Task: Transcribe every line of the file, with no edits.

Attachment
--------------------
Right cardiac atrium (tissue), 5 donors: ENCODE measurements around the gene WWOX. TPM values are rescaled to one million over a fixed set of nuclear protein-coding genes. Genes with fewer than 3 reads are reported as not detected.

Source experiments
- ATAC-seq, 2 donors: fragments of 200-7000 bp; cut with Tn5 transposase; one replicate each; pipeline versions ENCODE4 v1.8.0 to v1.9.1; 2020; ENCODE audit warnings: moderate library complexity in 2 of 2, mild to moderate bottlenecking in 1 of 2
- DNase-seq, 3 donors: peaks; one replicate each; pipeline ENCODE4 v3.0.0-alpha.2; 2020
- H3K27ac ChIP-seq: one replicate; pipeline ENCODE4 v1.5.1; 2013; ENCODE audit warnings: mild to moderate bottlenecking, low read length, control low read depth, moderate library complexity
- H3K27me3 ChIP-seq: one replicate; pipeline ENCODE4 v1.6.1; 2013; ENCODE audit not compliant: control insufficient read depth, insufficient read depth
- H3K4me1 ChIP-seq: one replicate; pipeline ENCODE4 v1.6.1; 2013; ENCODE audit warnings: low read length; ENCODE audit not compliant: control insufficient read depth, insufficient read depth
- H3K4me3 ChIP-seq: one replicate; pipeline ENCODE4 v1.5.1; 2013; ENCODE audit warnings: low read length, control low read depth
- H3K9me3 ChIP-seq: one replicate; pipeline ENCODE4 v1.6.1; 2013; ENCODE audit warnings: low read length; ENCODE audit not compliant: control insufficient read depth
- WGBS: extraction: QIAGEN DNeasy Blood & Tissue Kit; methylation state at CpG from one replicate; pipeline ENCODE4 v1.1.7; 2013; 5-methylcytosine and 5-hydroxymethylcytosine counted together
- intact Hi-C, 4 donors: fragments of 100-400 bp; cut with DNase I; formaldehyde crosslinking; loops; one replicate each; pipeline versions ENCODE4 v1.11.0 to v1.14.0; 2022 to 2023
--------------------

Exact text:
Right cardiac atrium (tissue), 5 donors: ENCODE measurements around the gene WWOX. TPM values are rescaled to one million over a fixed set of nuclear protein-coding genes. Genes with fewer than 3 reads are reported as not detected.

Source experiments
- ATAC-seq, 2 donors: fragments of 200-7000 bp; cut with Tn5 transposase; one replicate each; pipeline versions ENCODE4 v1.8.0 to v1.9.1; 2020; ENCODE audit warnings: moderate library complexity in 2 of 2, mild to moderate bottlenecking in 1 of 2
- DNase-seq, 3 donors: peaks; one replicate each; pipeline ENCODE4 v3.0.0-alpha.2; 2020
- H3K27ac ChIP-seq: one replicate; pipeline ENCODE4 v1.5.1; 2013; ENCODE audit warnings: mild to moderate bottlenecking, low read length, control low read depth, moderate library complexity
- H3K27me3 ChIP-seq: one replicate; pipeline ENCODE4 v1.6.1; 2013; ENCODE audit not compliant: control insufficient read depth, insufficient read depth
- H3K4me1 ChIP-seq: one replicate; pipeline ENCODE4 v1.6.1; 2013; ENCODE audit warnings: low read length; ENCODE audit not compliant: control insufficient read depth, insufficient read depth
- H3K4me3 ChIP-seq: one replicate; pipeline ENCODE4 v1.5.1; 2013; ENCODE audit warnings: low read length, control low read depth
- H3K9me3 ChIP-seq: one replicate; pipeline ENCODE4 v1.6.1; 2013; ENCODE audit warnings: low read length; ENCODE audit not compliant: control insufficient read depth
- WGBS: extraction: QIAGEN DNeasy Blood & Tissue Kit; methylation state at CpG from one replicate; pipeline ENCODE4 v1.1.7; 2013; 5-methylcytosine and 5-hydroxymethylcytosine counted together
- intact Hi-C, 4 donors: fragments of 100-400 bp; cut with DNase I; formaldehyde crosslinking; loops; one replicate each; pipeline versions ENCODE4 v1.11.0 to v1.14.0; 2022 to 2023